PSEG Long Island employees Bill Bousson, Michael McLaughlin and James...

PSEG Long Island employees Bill Bousson, Michael McLaughlin and James Waltel in Tampa, Florida. Credit: Basillio Nieves

Florida’s heat is the main enemy for Long Island utility workers restoring power near Tampa, where the wildlife — at least so far — has been elusive and locals exceptionally grateful.

“Even some of them we’ve come across who haven’t had power for almost a week now, nobody’s been cross with us,” Michael McLaughlin, a PSEG Long Island supervisor from the Riverhead yard, said by telephone.

After all, his crew reached Florida on Thursday after driving 1,200 miles in three days to aid people whose homes and businesses were hammered by Hurricane Irma last week.

“They keep coming up to us, offering us water, offering us bag lunches, and [people] were giving us the thumbs up as we were driving down, just thanking us for doing what we do,” said Bill Bousson, a foreman from the Bridgehampton yard.

This PSEG crew is among the more than 460 employees and contractors the firm sent to help Florida utilities.

The Tampa utility they are assisting has the same kinds of systems as PSEG. So much of the work — clearing trees and other debris from the lines and setting poles — is highly familiar.

And, McLaughlin said, the local utility strings its lines along highways, so they can use bucket trucks instead of having to climb backyard poles.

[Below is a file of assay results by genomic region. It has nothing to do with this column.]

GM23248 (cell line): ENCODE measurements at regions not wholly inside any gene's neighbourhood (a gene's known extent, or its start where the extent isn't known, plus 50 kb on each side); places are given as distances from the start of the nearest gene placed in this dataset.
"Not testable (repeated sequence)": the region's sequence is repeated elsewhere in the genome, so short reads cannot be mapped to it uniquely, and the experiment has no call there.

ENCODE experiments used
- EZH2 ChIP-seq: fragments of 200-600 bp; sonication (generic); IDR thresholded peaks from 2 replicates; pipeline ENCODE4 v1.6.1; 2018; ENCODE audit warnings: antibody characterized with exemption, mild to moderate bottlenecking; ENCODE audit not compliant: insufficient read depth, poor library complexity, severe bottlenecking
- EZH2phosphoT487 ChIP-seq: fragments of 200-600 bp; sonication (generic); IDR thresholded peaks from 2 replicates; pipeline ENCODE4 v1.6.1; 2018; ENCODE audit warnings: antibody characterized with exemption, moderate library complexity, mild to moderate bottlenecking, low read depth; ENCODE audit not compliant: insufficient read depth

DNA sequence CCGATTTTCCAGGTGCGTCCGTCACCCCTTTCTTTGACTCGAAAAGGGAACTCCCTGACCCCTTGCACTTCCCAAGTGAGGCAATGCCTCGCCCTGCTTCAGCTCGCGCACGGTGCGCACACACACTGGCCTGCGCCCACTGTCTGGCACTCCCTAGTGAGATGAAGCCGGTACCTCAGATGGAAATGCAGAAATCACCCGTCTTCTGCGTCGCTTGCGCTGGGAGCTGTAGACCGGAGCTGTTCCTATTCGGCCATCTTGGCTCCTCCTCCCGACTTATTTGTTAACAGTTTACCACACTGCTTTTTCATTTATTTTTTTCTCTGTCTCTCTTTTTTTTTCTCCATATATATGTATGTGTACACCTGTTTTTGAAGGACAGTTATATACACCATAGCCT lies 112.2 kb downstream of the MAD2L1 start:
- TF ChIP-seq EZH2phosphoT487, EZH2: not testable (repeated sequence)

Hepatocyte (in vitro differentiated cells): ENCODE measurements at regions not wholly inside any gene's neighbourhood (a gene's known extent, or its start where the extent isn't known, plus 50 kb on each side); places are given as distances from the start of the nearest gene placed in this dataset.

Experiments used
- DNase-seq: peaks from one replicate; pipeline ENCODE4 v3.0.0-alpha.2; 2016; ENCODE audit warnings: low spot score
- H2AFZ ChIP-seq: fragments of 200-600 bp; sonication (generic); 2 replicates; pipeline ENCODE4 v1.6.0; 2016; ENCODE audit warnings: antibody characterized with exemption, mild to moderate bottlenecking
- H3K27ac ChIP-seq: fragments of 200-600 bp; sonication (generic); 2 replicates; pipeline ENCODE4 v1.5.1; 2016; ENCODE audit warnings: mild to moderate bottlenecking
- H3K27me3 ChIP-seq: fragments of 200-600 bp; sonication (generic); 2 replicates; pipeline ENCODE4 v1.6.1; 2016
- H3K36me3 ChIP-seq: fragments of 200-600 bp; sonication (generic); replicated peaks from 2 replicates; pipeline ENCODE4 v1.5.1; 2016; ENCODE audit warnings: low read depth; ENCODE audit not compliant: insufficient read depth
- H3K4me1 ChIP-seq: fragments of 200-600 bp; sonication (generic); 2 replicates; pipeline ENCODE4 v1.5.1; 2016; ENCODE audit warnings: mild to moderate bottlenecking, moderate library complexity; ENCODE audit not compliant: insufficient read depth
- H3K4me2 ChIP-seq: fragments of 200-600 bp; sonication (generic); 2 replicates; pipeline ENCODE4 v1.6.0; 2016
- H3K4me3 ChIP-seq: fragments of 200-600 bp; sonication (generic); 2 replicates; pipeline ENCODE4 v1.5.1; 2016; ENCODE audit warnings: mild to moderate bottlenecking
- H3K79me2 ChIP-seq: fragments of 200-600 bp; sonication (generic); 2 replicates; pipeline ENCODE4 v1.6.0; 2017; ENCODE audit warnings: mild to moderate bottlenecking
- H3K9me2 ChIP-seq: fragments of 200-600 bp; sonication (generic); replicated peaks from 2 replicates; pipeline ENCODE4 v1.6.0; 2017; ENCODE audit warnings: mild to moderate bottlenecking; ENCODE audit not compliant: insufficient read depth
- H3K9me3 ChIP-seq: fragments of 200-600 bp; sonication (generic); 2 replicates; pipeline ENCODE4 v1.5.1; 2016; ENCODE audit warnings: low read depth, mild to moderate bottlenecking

The weather, however, mirrors a Long Island July heat wave.

“The work is what we’re used to but it’s hot down here, during the prime time of the day, and the only thing we can do is slow down, and hydrate, hydrate, hydrate,” McLaughlin said.

Consider their protective, fire-retardant garb: heavy boots, thick jeans, long sleeve shirts, rubber gloves with sleeves, hard hats, and safety glasses.

“That will drain the water out of you pretty quick,” said James Waltel, a power lineman from the Bridgehampton yard.

So will setting a pole in sandy soil close to a beach, which means the water rushes in, much like it does in the Hamptons.

There are a few notable differences from the Island.

Palm trees, it turns out, are a dense wood, an important quality when they have to be cleared from tangled wires.

“I’ve never cut one before . . . it’s different than an oak tree,” said Bousson.

Then there are Florida’s multi-legged creatures.

Fortunately, the mosquitoes have been at least tolerable, perhaps due to the bug spray.

Nor have the spiders and ants the crew had heard about proved nettlesome. Still, Waltel jested, “The guys are all paranoid about alligators.”

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